Beijing marathon returns but China sticks to ‘zero-COVID’

Nov 5, 2022, 12:59 PM | Updated: Nov 6, 2022, 5:06 am
In this photo released by Xinhua News Agency, runners start to compete in the Beijing Marathon in B...

In this photo released by Xinhua News Agency, runners start to compete in the Beijing Marathon in Beijing, Sunday, Nov. 6, 2022. Thousands of runners took to the streets of China's capital on Sunday for the return of the Beijing marathon after a two-year hiatus because of COVID-19, even as another death blamed on China's strict pandemic controls generated more public anger. (Zhang Chenlin/Xinhua via AP)

(Zhang Chenlin/Xinhua via AP)

              Children wearing masks walk by a sign which reads "Exit" at a COVID test station in Beijing, Sunday, Nov. 6, 2022. (AP Photo/Ng Han Guan)
            
              A vendor wearing a mask prepares food in Beijing, Sunday, Nov. 6, 2022. (AP Photo/Ng Han Guan)
            
              A woman lifts her mask to get swabbed for COVID test in Beijing, Sunday, Nov. 6, 2022. (AP Photo/Ng Han Guan)
            
              In this photo released by Xinhua News Agency, a spectator waves a national flag as runners compete in the Beijing Marathon in Beijing, Sunday, Nov. 6, 2022. Thousands of runners took to the streets of China's capital on Sunday for the return of the Beijing marathon after a two-year hiatus because of COVID-19, even as another death blamed on China's strict pandemic controls generated more public anger. (Song Yanhua/Xinhua via AP)
            
              In this photo released by Xinhua News Agency, runners start to compete in the Beijing Marathon in Beijing, Sunday, Nov. 6, 2022. Thousands of runners took to the streets of China's capital on Sunday for the return of the Beijing marathon after a two-year hiatus because of COVID-19, even as another death blamed on China's strict pandemic controls generated more public anger. (Zhang Chenlin/Xinhua via AP)

BEIJING (AP) — Thousands of runners took to the streets of China’s capital on Sunday for the return of the Beijing marathon after a two-year COVID-19 hiatus, even as another death blamed on China’s strict pandemic controls generated more public anger.

Authorities are trying to restore a sense of normalcy while sticking to a “zero-COVID” strategy that locks down neighborhoods when any virus cases are found and quarantines everyone arriving from overseas in hotels for seven to 10 days.

A simmering public frustration, which has grown as the rest of the world opens up, has been fueled by a series of tragic incidents — in several cases because people were denied timely care for non-COVID-19 medical emergencies.

An official investigation released Sunday in Hohhot, the capital of China’s Inner Mongolia region, blamed property management and community staff for not acting quickly enough to prevent the death of a 55-year-old woman in a sealed building after being told she had suicidal tendencies.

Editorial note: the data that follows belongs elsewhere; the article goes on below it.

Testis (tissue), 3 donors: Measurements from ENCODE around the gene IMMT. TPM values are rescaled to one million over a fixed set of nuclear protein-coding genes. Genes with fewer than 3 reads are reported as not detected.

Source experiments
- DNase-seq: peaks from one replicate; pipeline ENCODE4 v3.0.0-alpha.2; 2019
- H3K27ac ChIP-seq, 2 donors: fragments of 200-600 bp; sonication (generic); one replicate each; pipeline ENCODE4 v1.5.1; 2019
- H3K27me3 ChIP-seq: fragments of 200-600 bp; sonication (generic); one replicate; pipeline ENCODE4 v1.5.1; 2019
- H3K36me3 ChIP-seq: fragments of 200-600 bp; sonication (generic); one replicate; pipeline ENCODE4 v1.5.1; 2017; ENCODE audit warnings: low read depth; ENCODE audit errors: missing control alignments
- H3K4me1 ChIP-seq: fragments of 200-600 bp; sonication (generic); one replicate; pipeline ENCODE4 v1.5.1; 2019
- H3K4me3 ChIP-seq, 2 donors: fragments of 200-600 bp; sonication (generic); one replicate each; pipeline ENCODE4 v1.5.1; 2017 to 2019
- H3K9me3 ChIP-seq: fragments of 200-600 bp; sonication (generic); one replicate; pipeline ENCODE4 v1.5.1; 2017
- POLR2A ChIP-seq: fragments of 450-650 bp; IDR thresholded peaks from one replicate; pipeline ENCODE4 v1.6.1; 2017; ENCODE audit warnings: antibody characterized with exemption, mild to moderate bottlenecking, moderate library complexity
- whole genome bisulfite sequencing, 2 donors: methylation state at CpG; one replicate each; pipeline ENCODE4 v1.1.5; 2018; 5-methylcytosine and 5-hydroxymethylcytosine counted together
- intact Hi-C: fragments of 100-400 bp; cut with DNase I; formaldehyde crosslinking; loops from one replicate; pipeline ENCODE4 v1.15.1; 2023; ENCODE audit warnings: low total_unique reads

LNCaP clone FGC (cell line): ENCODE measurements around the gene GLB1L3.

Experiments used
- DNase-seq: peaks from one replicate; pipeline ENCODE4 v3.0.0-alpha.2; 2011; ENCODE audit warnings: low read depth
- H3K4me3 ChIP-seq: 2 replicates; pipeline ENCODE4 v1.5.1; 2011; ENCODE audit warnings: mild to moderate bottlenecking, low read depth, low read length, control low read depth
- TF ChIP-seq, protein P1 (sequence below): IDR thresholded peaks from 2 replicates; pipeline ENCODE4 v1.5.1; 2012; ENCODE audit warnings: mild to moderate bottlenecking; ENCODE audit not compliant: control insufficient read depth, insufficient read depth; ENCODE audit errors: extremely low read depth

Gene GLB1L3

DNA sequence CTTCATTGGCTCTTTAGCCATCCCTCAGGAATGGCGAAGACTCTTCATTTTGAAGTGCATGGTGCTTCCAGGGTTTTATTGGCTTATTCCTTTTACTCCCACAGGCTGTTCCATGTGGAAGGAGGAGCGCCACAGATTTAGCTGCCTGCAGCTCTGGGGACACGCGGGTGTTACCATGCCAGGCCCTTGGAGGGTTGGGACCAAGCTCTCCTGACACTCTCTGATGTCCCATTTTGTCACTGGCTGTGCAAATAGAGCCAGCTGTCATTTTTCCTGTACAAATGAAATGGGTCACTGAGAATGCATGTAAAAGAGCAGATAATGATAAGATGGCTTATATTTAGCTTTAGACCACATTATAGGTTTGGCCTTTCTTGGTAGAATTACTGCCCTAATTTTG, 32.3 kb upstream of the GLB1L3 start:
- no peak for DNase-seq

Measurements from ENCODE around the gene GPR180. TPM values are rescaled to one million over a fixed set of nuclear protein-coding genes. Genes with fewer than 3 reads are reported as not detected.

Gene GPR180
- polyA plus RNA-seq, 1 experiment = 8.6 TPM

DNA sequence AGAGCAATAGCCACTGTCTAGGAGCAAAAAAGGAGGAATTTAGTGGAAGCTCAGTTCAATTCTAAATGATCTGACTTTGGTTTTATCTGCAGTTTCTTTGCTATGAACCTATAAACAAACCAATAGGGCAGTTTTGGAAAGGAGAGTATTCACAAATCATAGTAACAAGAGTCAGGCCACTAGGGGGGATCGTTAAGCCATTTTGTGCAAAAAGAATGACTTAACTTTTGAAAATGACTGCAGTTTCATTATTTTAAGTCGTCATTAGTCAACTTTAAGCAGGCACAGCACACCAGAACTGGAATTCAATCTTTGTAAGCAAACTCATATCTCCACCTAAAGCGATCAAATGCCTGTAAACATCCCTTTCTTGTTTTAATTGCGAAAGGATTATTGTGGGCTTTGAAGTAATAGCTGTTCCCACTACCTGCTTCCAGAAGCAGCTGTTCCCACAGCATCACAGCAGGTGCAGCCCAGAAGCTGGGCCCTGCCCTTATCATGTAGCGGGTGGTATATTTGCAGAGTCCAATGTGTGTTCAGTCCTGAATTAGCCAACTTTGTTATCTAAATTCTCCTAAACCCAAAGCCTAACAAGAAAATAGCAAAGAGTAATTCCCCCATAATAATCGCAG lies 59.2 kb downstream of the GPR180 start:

The woman fell from her 12th floor apartment on Friday evening, according to the report, which the Inner Mongolia Daily newspaper published on its social media account.

Public outrage over her death and her adult daughter’s frantic attempts to get help earlier and then get out of the barricaded building immediately afterward prompted the investigation. The building had been locked down after two COVID-19 cases were found about 10 days ago.

The woman’s death followed that of a 3-year-old boy earlier last week from a gas leak at his locked-down residential compound in the city of Lanzhou in northwestern China.

In contrast, the mood was upbeat at the Beijing marathon. Participation was limited to city residents, apart from some invited runners. China’s state media said that 30,000 people took part. They had to be vaccinated, not leave Beijing for seven days before the event and show proof of a negative virus test in the previous 24 hours.

Marathons are also planned later this month in Shanghai and Chengdu, a major city in southwestern China.

The number of new cases recorded nationwide rose to 4,200 on Saturday. About 1,400 were in southern China’s Guangdong province, where a locked-down district in Guangzhou city was testing all 1.8 million residents this weekend. Another 700 were in Inner Mongolia.

The zero-COVID strategy has kept the death toll low compared to other major countries — 5,226 by the official count — and most people can move about relatively freely within their cities with little chance of contracting COVID-19.

But lockdowns of residential complexes and even larger areas can happen anytime, with little or no warning. All the visitors to Shanghai Disney had to remain in the park to get tested when it was suddenly closed under anti-virus regulations last week.

There is also the inconvenience of having to get a throat swab test every few days to be allowed to enter office buildings, shopping malls and other public places. And people who leave Beijing risk not being allowed to return for a week if an outbreak occurs where they traveled to.

National health officials have repeatedly stressed that local authorities need to take targeted pandemic measures that minimize economic disruption and avoid a one-size-fits-all approach. But local officials also face possible punishment if an outbreak spirals under their watch.

“Since the outbreak of the epidemic, although we have made every effort to protect the lives, health and safety of the people, such unfortunate incidents still occurred,” concluded the investigation into the death of the woman who fell from her apartment in Inner Mongolia. “We will draw a profound lesson from this incident.”

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Beijing marathon returns but China sticks to ‘zero-COVID’